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Facebook's new video chat device is launched amid privacy concerns

Heather Parry

By Heather Parry

11 October 2018

Earlier this week, the social media giant launched Facebook Portal, a “smart display” that brings a camera and microphone right into your living room.

Portal is intended to rival Amazon’s Alexa devices, and indeed uses Alexa’s voice assistant, allowing you to speak to Portal and ask it to complete certain tasks. The larger version is called Portal Plus, and both devices are focused on video chatting over and above everything else.

Facebook accounts can by synced with Portal, and video calls made through the Messenger function. With a high-definition screen, four microphones and of course a built-in camera, Portal goes beyond what video calling has been capable of thus far, and can even zoom, pan and focus as the caller moves around the room. If it sounds like something from near-future TV shows, it’s because it’s meant to be.

Portal can be used to call anyone with Facebook or Facebook Messenger, and can stream music through Spotify or other services. But it cannot be used to access Facebook.

This is Facebook’s first foray into consumer hardware, after they shied away from breaking into the phone market so as not to anger Apple and Android, on whom they heavily rely.

However it seems like a strange time for Facebook to break into people’s homes, as it were, given that the last year has been mired by privacy and security scandals, especially around its use of user data.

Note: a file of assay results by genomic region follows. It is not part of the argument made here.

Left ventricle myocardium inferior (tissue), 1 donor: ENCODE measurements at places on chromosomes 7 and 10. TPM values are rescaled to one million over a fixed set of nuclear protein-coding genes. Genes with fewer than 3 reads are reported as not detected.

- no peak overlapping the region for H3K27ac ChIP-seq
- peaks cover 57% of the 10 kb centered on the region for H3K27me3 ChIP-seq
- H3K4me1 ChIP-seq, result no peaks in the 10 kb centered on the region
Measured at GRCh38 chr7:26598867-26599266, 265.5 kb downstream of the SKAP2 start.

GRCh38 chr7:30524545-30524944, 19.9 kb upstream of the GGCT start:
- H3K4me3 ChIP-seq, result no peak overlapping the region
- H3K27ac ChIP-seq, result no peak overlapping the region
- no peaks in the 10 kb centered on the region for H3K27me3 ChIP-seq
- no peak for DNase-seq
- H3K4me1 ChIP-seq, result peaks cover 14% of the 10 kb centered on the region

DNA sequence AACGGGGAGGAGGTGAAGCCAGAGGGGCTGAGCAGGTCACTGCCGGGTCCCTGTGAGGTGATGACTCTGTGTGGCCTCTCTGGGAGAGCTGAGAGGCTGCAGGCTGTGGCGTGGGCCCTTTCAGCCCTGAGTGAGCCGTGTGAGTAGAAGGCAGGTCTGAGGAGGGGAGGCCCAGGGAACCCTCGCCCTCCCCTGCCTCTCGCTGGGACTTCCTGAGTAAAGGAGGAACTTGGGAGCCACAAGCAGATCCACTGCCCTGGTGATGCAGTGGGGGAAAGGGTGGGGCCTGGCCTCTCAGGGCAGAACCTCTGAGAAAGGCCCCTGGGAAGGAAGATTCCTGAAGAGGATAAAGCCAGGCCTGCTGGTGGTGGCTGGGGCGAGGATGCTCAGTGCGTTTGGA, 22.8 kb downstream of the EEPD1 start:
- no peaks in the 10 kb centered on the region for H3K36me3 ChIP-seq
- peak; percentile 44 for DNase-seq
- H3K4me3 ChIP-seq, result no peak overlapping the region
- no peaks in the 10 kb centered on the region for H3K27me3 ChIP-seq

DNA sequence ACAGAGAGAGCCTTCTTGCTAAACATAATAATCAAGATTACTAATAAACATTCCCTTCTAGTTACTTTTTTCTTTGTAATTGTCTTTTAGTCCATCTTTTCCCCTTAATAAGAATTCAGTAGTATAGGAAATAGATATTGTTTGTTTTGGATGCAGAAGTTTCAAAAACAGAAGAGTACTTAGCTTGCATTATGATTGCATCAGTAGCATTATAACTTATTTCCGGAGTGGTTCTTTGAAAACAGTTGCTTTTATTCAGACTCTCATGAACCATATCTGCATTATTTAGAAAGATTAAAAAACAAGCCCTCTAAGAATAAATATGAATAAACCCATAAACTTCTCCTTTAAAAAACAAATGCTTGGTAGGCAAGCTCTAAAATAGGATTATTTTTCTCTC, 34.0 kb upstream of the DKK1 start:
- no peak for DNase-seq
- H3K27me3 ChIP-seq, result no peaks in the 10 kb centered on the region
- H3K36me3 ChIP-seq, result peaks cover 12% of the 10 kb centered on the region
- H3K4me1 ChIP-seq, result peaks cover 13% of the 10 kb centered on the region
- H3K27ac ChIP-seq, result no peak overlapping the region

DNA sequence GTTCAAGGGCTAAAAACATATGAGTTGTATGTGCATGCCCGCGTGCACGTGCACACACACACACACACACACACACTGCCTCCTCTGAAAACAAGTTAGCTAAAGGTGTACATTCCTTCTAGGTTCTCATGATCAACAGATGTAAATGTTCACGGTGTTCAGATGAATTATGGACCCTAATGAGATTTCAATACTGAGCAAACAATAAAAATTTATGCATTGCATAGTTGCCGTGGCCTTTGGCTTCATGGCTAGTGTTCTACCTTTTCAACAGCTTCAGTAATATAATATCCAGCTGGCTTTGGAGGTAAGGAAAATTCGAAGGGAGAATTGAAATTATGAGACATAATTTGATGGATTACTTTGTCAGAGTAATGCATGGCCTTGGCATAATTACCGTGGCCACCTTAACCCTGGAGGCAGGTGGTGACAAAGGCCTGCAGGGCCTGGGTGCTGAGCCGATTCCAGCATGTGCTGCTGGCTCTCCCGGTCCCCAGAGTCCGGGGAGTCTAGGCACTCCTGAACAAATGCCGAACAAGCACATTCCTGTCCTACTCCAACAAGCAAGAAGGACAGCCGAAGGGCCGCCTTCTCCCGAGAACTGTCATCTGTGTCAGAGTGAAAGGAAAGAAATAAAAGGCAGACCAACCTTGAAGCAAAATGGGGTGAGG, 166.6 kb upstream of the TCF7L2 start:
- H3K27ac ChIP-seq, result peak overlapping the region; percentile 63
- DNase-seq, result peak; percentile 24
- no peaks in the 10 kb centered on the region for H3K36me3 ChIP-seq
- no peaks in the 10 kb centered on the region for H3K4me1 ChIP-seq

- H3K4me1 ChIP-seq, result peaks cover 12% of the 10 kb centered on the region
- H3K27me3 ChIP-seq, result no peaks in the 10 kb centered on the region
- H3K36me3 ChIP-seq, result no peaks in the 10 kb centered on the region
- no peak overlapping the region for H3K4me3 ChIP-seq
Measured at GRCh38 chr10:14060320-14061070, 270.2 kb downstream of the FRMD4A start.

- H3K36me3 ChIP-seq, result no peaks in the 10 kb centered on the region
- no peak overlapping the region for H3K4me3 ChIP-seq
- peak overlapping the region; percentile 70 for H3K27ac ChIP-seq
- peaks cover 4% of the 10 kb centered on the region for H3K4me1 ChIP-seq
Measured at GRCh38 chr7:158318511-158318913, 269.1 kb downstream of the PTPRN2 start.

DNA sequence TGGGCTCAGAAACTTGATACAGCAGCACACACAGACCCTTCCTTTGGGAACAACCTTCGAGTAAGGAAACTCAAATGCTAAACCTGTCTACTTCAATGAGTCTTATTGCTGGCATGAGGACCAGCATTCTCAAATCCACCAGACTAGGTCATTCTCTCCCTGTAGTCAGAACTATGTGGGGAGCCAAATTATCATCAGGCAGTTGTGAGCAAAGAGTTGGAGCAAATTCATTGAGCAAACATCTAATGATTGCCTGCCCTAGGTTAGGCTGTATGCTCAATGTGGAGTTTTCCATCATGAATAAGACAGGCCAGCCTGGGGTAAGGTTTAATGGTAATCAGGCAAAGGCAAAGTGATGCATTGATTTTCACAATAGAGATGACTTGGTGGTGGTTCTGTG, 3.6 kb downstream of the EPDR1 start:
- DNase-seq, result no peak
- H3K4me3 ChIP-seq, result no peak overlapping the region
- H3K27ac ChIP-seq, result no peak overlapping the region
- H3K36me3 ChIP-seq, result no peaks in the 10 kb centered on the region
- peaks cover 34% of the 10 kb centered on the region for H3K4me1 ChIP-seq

Facebook spokespeople were quick to say that privacy was a primary concern for Portal. Marketing Lead Dave Kaufman said:

This is something in your living room or kitchen. There should be no surprises on it, period. You should know that you have full control over everything you’re saying.

Yet these statements will ring hollow for many, given that we’re still in the wake of the Cambridge Analytica scandal and news of Facebook’s myriad uses of user data keep coming.

Will users trust Facebook enough to let Portal into their home? With 51% of Americans earlier this year saying they didn’t trust the platform at all or didn’t trust it very much, proving that Portal cares about privacy might be an uphill struggle.

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